IRON MOUNTAIN — The third Friday in September is National POW/MIA Recognition Day.

Veterans and community members gathered to honor and remember those soldiers in Iron Mountain Friday.

“As we’re flying over the channel [The English Channel], I could look down into the channel and see the boats. It looked like you could go from one boat to the other boat into Normandy without getting wet,” World War II veteran and POW Glenn Johnson said, who gave the keynote speech during the ceremony.

Johnson told the story of his capture by the Germans after paratrooping in the D-Day invasion.  He spent six months as a prisoner of war until he and two other soldiers escaped.

“Every time I say I escaped, everybody thinks of tunnels and barbed wire. I took the easy way out, I walked through the front gate,” he said. “There were three of us POW’s, one German guard by the name of Otto, a donkey, and a cart.  We walked out, we were going after firewood for the barracks.  They had asked for volunteers earlier in the morning and so the three of us volunteered.”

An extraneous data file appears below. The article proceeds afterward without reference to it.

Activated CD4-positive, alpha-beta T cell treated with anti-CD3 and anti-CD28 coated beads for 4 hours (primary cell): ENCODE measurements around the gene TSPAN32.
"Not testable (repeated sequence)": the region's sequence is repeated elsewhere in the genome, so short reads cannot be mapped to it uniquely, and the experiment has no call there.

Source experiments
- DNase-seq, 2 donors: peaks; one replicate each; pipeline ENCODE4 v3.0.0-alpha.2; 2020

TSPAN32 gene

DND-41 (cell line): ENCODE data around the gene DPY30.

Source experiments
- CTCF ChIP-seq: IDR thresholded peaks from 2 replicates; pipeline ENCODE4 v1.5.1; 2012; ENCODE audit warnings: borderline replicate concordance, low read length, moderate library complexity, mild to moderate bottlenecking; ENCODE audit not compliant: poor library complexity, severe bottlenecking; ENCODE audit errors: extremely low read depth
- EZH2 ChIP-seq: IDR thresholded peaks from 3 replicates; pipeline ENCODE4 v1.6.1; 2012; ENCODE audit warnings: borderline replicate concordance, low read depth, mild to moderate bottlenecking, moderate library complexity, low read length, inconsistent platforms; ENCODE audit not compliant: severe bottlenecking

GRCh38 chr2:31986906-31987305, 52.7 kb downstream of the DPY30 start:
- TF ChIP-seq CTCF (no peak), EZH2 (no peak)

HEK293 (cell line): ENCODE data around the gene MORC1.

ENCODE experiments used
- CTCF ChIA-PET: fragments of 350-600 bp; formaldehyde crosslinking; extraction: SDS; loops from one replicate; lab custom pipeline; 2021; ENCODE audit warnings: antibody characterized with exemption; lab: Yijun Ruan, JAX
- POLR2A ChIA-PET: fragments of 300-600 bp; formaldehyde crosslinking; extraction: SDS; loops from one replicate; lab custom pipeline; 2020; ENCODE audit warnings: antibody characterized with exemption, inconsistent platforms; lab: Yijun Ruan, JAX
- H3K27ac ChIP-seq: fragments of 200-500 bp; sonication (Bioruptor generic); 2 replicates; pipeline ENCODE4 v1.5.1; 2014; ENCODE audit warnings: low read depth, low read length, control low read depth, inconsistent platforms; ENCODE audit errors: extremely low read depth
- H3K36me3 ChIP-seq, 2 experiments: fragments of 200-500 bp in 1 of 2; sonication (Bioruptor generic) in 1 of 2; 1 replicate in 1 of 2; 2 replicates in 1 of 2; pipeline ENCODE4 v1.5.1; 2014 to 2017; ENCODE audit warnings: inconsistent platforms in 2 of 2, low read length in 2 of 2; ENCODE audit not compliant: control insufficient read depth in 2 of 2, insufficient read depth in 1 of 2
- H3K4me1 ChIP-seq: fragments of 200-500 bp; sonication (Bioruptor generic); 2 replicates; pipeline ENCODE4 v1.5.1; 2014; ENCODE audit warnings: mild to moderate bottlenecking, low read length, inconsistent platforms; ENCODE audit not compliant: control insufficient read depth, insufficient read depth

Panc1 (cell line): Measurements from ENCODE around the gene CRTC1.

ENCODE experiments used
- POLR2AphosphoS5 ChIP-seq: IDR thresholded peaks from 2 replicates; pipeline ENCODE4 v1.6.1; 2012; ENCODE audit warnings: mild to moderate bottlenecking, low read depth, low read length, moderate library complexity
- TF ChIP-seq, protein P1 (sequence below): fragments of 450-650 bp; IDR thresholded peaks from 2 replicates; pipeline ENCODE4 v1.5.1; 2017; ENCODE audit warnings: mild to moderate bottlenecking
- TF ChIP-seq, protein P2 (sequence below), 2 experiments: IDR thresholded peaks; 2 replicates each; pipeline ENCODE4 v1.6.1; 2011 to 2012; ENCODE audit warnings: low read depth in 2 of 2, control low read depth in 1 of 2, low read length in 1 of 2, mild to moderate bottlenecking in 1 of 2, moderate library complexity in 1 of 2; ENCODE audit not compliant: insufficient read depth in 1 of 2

“And when we got up there cutting the wood, it started snowing real hard and I told George and Wally [the two other POW’s], ‘I don’t know about you guys but with this snow they can’t track us, I’m taking off’.  And which we did. I started off and pretty soon the other two are with me.  Otto the guard—I don’t know where he was, but he was nowhere around so we did get away.  That’s the way it was an easy escape for us.”

He and his fellow soldiers roamed around Germany and Czechoslovakia for a few months until they were found after a British plane was shot down.

Johnson said the Lord has been very good to him throughout his lifetime.

“I never thought I’d see 18 and now I’m 90 right now,” he said. “And I expect to see a few more years. I’ve already made plans for my 100th birthday.”

Seven POW’s were in attendance for the ceremony.  The ceremony also featured a few readings, a 21 gun salute, and the playing of Taps.